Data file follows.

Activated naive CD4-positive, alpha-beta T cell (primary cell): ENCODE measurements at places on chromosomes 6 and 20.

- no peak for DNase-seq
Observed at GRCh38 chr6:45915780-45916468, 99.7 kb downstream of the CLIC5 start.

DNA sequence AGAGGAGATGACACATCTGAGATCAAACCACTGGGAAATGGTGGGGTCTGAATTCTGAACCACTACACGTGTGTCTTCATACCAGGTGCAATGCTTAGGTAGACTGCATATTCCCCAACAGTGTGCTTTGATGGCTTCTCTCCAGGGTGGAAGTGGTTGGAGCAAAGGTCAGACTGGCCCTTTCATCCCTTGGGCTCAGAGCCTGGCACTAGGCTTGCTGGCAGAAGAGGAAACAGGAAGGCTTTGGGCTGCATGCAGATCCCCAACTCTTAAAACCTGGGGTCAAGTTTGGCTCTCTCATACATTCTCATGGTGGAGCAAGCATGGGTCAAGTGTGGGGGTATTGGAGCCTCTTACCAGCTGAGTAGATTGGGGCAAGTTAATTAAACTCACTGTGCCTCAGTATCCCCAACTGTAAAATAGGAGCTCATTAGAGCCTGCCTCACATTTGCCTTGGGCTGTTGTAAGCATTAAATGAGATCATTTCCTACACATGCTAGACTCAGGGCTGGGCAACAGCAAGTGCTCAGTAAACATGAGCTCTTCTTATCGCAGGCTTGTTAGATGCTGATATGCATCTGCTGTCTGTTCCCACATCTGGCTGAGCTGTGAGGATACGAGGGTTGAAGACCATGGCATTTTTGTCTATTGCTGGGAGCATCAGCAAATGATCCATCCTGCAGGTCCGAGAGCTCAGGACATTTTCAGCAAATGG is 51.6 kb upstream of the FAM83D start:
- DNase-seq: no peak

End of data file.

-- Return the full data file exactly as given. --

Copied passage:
Activated naive CD4-positive, alpha-beta T cell (primary cell): ENCODE measurements at places on chromosomes 6 and 20.

- no peak for DNase-seq
Observed at GRCh38 chr6:45915780-45916468, 99.7 kb downstream of the CLIC5 start.

DNA sequence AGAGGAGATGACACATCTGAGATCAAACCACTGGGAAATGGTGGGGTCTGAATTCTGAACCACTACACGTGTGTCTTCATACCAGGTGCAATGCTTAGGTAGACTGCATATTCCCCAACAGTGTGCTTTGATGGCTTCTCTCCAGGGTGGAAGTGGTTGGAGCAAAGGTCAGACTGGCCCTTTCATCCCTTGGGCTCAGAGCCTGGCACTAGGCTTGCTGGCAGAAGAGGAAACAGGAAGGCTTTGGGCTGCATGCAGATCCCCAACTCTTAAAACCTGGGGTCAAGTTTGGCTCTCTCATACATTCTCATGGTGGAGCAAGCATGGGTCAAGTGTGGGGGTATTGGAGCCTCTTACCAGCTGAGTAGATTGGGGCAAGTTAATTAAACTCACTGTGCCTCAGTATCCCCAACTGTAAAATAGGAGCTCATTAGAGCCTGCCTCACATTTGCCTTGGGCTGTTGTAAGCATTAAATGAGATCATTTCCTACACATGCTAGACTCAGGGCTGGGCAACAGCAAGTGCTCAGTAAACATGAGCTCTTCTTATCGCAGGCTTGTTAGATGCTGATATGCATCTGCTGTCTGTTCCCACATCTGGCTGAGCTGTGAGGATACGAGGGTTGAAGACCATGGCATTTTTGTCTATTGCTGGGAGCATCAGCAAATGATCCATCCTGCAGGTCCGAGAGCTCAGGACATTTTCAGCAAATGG is 51.6 kb upstream of the FAM83D start:
- DNase-seq: no peak